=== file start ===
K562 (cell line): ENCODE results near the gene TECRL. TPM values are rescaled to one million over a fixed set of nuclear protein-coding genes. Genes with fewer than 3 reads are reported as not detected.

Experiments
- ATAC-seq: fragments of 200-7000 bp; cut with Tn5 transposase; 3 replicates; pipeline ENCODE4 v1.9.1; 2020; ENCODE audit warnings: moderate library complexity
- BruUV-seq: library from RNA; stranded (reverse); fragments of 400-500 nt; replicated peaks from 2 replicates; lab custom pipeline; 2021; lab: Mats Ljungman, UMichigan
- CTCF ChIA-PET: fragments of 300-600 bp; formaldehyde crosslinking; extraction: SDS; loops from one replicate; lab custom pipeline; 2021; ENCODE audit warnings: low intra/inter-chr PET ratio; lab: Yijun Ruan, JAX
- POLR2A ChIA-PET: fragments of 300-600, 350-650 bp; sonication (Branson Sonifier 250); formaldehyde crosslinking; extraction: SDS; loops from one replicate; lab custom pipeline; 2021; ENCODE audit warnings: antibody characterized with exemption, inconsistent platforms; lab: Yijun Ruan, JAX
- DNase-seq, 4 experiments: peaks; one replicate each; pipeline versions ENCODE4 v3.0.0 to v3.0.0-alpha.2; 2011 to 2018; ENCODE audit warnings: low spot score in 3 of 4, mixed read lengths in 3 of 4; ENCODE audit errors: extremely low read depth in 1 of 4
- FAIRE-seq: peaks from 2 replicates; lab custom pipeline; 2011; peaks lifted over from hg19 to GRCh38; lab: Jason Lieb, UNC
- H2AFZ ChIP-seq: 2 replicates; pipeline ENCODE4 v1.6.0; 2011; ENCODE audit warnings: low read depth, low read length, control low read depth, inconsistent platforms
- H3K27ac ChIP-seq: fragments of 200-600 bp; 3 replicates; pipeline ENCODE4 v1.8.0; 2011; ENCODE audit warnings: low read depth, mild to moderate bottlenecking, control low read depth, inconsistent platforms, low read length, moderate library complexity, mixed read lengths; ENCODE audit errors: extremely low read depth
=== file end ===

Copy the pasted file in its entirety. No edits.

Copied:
K562 (cell line): ENCODE results near the gene TECRL. TPM values are rescaled to one million over a fixed set of nuclear protein-coding genes. Genes with fewer than 3 reads are reported as not detected.

Experiments
- ATAC-seq: fragments of 200-7000 bp; cut with Tn5 transposase; 3 replicates; pipeline ENCODE4 v1.9.1; 2020; ENCODE audit warnings: moderate library complexity
- BruUV-seq: library from RNA; stranded (reverse); fragments of 400-500 nt; replicated peaks from 2 replicates; lab custom pipeline; 2021; lab: Mats Ljungman, UMichigan
- CTCF ChIA-PET: fragments of 300-600 bp; formaldehyde crosslinking; extraction: SDS; loops from one replicate; lab custom pipeline; 2021; ENCODE audit warnings: low intra/inter-chr PET ratio; lab: Yijun Ruan, JAX
- POLR2A ChIA-PET: fragments of 300-600, 350-650 bp; sonication (Branson Sonifier 250); formaldehyde crosslinking; extraction: SDS; loops from one replicate; lab custom pipeline; 2021; ENCODE audit warnings: antibody characterized with exemption, inconsistent platforms; lab: Yijun Ruan, JAX
- DNase-seq, 4 experiments: peaks; one replicate each; pipeline versions ENCODE4 v3.0.0 to v3.0.0-alpha.2; 2011 to 2018; ENCODE audit warnings: low spot score in 3 of 4, mixed read lengths in 3 of 4; ENCODE audit errors: extremely low read depth in 1 of 4
- FAIRE-seq: peaks from 2 replicates; lab custom pipeline; 2011; peaks lifted over from hg19 to GRCh38; lab: Jason Lieb, UNC
- H2AFZ ChIP-seq: 2 replicates; pipeline ENCODE4 v1.6.0; 2011; ENCODE audit warnings: low read depth, low read length, control low read depth, inconsistent platforms
- H3K27ac ChIP-seq: fragments of 200-600 bp; 3 replicates; pipeline ENCODE4 v1.8.0; 2011; ENCODE audit warnings: low read depth, mild to moderate bottlenecking, control low read depth, inconsistent platforms, low read length, moderate library complexity, mixed read lengths; ENCODE audit errors: extremely low read depth